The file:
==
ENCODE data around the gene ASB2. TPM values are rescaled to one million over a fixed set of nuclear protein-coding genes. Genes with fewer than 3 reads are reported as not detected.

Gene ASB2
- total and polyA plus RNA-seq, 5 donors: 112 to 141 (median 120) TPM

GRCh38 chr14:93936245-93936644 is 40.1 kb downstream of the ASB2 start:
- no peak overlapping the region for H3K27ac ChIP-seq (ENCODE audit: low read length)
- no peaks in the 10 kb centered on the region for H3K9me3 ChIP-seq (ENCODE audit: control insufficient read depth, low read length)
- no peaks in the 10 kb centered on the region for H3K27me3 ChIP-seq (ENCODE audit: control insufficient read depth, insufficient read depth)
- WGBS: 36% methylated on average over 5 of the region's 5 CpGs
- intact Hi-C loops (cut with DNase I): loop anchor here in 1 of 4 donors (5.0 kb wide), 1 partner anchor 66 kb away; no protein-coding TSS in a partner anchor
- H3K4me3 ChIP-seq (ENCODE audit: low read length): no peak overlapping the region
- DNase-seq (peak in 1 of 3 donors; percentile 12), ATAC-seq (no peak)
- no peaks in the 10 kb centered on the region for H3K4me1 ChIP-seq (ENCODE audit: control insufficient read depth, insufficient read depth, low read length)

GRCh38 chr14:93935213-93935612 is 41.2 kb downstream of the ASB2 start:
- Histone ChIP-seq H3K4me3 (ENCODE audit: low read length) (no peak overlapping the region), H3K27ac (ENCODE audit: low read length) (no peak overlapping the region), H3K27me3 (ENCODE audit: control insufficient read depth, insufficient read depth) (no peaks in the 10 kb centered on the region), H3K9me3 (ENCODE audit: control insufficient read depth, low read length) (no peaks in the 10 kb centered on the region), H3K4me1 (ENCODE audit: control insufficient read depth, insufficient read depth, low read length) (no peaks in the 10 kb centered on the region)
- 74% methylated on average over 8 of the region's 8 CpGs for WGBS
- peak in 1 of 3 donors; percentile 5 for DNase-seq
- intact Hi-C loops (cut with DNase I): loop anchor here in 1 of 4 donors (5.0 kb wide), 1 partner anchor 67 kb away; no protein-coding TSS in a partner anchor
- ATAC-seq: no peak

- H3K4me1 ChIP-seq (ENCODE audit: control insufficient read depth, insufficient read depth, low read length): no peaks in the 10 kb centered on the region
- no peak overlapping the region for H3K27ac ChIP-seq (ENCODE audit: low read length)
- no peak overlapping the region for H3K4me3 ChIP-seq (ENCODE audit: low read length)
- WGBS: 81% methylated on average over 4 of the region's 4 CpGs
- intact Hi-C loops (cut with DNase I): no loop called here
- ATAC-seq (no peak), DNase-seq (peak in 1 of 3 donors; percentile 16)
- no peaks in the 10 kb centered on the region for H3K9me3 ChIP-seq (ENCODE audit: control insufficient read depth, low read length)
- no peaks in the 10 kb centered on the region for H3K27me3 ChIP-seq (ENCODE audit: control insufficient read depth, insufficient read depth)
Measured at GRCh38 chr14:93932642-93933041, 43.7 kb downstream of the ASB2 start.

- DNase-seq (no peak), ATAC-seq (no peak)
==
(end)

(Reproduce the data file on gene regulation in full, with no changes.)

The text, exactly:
ENCODE data around the gene ASB2. TPM values are rescaled to one million over a fixed set of nuclear protein-coding genes. Genes with fewer than 3 reads are reported as not detected.

Gene ASB2
- total and polyA plus RNA-seq, 5 donors: 112 to 141 (median 120) TPM

GRCh38 chr14:93936245-93936644 is 40.1 kb downstream of the ASB2 start:
- no peak overlapping the region for H3K27ac ChIP-seq (ENCODE audit: low read length)
- no peaks in the 10 kb centered on the region for H3K9me3 ChIP-seq (ENCODE audit: control insufficient read depth, low read length)
- no peaks in the 10 kb centered on the region for H3K27me3 ChIP-seq (ENCODE audit: control insufficient read depth, insufficient read depth)
- WGBS: 36% methylated on average over 5 of the region's 5 CpGs
- intact Hi-C loops (cut with DNase I): loop anchor here in 1 of 4 donors (5.0 kb wide), 1 partner anchor 66 kb away; no protein-coding TSS in a partner anchor
- H3K4me3 ChIP-seq (ENCODE audit: low read length): no peak overlapping the region
- DNase-seq (peak in 1 of 3 donors; percentile 12), ATAC-seq (no peak)
- no peaks in the 10 kb centered on the region for H3K4me1 ChIP-seq (ENCODE audit: control insufficient read depth, insufficient read depth, low read length)

GRCh38 chr14:93935213-93935612 is 41.2 kb downstream of the ASB2 start:
- Histone ChIP-seq H3K4me3 (ENCODE audit: low read length) (no peak overlapping the region), H3K27ac (ENCODE audit: low read length) (no peak overlapping the region), H3K27me3 (ENCODE audit: control insufficient read depth, insufficient read depth) (no peaks in the 10 kb centered on the region), H3K9me3 (ENCODE audit: control insufficient read depth, low read length) (no peaks in the 10 kb centered on the region), H3K4me1 (ENCODE audit: control insufficient read depth, insufficient read depth, low read length) (no peaks in the 10 kb centered on the region)
- 74% methylated on average over 8 of the region's 8 CpGs for WGBS
- peak in 1 of 3 donors; percentile 5 for DNase-seq
- intact Hi-C loops (cut with DNase I): loop anchor here in 1 of 4 donors (5.0 kb wide), 1 partner anchor 67 kb away; no protein-coding TSS in a partner anchor
- ATAC-seq: no peak

- H3K4me1 ChIP-seq (ENCODE audit: control insufficient read depth, insufficient read depth, low read length): no peaks in the 10 kb centered on the region
- no peak overlapping the region for H3K27ac ChIP-seq (ENCODE audit: low read length)
- no peak overlapping the region for H3K4me3 ChIP-seq (ENCODE audit: low read length)
- WGBS: 81% methylated on average over 4 of the region's 4 CpGs
- intact Hi-C loops (cut with DNase I): no loop called here
- ATAC-seq (no peak), DNase-seq (peak in 1 of 3 donors; percentile 16)
- no peaks in the 10 kb centered on the region for H3K9me3 ChIP-seq (ENCODE audit: control insufficient read depth, low read length)
- no peaks in the 10 kb centered on the region for H3K27me3 ChIP-seq (ENCODE audit: control insufficient read depth, insufficient read depth)
Measured at GRCh38 chr14:93932642-93933041, 43.7 kb downstream of the ASB2 start.

- DNase-seq (no peak), ATAC-seq (no peak)